Aldridge v. State

Annotate this Case

503 So. 2d 1257 (1987)

Levis Leon ALDRIDGE, Appellant, v. STATE of Florida, Appellee.

No. 70175.

Supreme Court of Florida.

March 12, 1987.

*1258 Richard L. Jorandby, Public Defender, Fifteenth Judicial Circuit, and Craig S. Barnard, Chief Asst. Public Defender and Steven H. Malone, Asst. Public Defender, West Palm Beach, for appellant.

Robert A. Butterworth, Jr., Atty. Gen., and Joy B. Shearer and Richard G. Bartmon, Asst. Attys. Gen., West Palm Beach, for appellee.


Levis Leon Aldridge appeals a denial of his Florida Rule of Criminal Procedure 3.850 motion to vacate judgment and sentence of death. He also seeks a stay of execution from his third death warrant. We have jurisdiction, article V, section 3(b)(1), Florida Constitution. We affirm the trial court and deny the stay of execution.

This is the sixth time this cause has been before this Court.[*] Aldridge was convicted of first-degree murder for killing a restaurant manager during the commission of a robbery. The jury recommended, and the judge imposed, the death sentence. Aldridge raises five claims in this third post-conviction proceeding.

First, Aldridge contends that trial counsel's performance was so ineffective that it prejudiced Aldridge and denied him a fair trial. Appellant raised this claim in his first Rule 3.850 motion. In that proceeding, the trial court held an evidentiary hearing, denied relief, and we affirmed, concluding that Aldridge failed to show the requisite prejudice required under Knight v. State, 394 So. 2d 997 (Fla. 1981). Aldridge v. State, 425 So. 2d 1132, 1136 (Fla. 1982), cert. denied, 461 U.S. 939, 103 S. Ct. 2111, 77 L. Ed. 2d 315 (1983). Appellant now raises somewhat different facts to support his ineffective-assistance-of-counsel claim. We hold this claim is without merit and find Aldridge is procedurally barred from raising this issue in a successive 3.850 motion. See Sullivan v. State, 441 So. 2d 609 (Fla. 1983).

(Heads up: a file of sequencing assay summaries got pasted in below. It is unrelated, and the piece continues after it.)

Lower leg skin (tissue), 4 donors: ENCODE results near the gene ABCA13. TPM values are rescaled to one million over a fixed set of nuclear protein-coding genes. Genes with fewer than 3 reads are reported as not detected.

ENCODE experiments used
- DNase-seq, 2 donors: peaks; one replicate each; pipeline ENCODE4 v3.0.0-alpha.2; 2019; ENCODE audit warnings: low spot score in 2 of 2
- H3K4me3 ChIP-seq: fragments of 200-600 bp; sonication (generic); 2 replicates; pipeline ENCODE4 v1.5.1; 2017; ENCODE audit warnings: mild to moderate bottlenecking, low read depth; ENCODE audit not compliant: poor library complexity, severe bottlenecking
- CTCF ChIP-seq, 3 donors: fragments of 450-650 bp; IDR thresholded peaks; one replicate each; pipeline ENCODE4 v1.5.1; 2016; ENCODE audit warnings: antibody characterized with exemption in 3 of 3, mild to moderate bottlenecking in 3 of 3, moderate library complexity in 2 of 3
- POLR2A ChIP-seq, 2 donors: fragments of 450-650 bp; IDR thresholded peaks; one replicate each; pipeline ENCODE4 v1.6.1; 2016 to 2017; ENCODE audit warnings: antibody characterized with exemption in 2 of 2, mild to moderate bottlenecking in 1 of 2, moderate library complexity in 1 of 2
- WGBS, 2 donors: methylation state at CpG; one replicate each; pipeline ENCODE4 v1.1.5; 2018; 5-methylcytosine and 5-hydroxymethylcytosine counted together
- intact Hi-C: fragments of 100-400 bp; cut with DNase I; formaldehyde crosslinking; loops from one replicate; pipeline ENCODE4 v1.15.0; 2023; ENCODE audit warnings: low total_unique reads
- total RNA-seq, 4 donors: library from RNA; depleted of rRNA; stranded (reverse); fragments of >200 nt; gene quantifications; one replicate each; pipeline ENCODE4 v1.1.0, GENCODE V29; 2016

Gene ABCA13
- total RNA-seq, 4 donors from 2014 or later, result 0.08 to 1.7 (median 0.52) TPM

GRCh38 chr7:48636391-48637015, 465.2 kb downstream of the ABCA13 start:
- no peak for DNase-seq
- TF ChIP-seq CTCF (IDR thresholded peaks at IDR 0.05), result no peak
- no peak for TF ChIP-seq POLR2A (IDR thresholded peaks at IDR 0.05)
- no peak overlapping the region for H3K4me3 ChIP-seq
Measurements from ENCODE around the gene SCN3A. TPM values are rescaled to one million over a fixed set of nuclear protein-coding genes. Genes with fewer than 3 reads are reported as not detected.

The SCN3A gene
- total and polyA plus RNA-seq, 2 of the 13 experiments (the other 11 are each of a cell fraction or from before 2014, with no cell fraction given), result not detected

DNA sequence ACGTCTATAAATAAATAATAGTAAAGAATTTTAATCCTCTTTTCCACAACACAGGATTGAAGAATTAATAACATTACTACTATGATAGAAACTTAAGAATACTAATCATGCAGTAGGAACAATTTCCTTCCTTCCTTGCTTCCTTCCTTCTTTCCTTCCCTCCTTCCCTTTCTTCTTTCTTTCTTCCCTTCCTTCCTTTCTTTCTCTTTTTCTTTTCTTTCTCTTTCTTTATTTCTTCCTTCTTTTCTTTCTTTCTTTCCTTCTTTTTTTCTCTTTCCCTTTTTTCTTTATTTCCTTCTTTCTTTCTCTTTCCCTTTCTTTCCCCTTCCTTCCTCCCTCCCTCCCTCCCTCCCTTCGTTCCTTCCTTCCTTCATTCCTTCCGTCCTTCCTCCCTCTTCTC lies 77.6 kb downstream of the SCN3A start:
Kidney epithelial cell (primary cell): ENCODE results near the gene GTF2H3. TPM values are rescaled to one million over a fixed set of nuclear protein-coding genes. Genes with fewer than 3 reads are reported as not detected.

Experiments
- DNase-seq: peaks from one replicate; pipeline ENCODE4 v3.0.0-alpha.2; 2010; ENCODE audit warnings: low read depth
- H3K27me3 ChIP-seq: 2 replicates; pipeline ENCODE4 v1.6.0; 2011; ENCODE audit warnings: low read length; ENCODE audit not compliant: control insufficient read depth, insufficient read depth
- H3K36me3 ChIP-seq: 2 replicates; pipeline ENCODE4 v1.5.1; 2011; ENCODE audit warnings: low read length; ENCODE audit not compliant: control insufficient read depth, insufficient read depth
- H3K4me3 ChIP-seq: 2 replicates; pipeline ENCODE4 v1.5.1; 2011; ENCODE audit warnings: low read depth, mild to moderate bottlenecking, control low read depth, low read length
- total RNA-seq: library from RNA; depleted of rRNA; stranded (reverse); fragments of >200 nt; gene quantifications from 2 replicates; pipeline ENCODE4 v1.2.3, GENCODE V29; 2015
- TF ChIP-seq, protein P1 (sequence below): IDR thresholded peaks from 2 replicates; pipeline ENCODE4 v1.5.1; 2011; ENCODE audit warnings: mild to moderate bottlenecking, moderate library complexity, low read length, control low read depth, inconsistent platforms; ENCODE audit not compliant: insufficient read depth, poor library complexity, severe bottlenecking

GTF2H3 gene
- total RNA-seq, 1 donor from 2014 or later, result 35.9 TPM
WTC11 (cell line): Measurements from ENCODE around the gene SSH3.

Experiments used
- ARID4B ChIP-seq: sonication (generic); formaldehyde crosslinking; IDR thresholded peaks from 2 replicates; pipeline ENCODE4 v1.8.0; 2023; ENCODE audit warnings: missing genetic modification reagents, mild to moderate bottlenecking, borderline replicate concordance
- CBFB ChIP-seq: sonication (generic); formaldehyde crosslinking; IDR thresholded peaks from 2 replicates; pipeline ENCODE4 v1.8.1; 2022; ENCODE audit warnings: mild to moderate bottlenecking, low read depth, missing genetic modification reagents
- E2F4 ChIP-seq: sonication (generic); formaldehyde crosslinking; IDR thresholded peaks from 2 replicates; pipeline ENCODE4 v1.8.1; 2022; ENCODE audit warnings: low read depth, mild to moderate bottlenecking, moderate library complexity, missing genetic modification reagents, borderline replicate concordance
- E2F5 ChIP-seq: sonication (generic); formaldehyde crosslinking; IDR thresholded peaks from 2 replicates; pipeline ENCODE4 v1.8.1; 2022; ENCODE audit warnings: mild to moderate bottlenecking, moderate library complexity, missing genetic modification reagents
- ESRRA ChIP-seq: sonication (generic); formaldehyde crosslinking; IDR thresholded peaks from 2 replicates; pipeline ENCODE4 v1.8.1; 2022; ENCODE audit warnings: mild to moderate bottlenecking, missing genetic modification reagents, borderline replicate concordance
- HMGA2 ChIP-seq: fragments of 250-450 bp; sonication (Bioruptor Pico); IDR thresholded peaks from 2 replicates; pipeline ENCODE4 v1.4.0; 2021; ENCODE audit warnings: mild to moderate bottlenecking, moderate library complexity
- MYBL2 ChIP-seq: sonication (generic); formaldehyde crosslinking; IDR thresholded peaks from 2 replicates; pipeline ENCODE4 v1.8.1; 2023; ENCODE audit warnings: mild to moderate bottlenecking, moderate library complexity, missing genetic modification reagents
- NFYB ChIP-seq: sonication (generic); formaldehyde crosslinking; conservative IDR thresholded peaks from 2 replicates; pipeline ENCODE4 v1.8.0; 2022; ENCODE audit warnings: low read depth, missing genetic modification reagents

Second, Aldridge claims that the state intentionally withheld favorable evidence contrary to the United States Supreme Court decision in Brady v. Maryland, 373 U.S. 83, 83 S. Ct. 1194, 10 L. Ed. 2d 215 (1963), and also knowingly used false testimony in violation of Giglio v. United States, 405 U.S. 150, 92 S. Ct. 763, 31 L. Ed. 2d 104 (1972). Specifically, the appellant contends that the state's chief witness, Charles Strickland, received favors from the state in exchange for his testimony, and that this information was not presented to the jury. Additionally, Aldridge contends that Strickland's prior attorney-client relationship with the prosecutor in this case led to a conflict of interest and an unfair trial. From our review of the record, the cross-examination of Strickland by Aldridge's defense counsel revealed that (a) the state granted Strickland immunity for his testimony; (b) Strickland violated his *1259 parole by carrying a gun; (c) Strickland committed perjury; and (d) at the time of the testimony the Parole Commission had not acted and would not act until after Strickland testified. Aldridge argues that the state's failure to inform the defense about an in-house parole commission memo harmed the defense and violated Brady. The memo was written prior to the indictment and stated that the Parole Commission had been asked to take no action on either Strickland's or Aldridge's parole because the case was in a critical posture. We conclude the memo would not have conveyed any information to the jury not already revealed by the examination and cross-examination of Strickland. Aldridge also argues that the prosecutor should have disclosed his prior representation of Strickland when he worked as a public defender. We find that neither the failure to disclose the memo nor the prior representation violates Brady or Giglio under the circumstances of this case.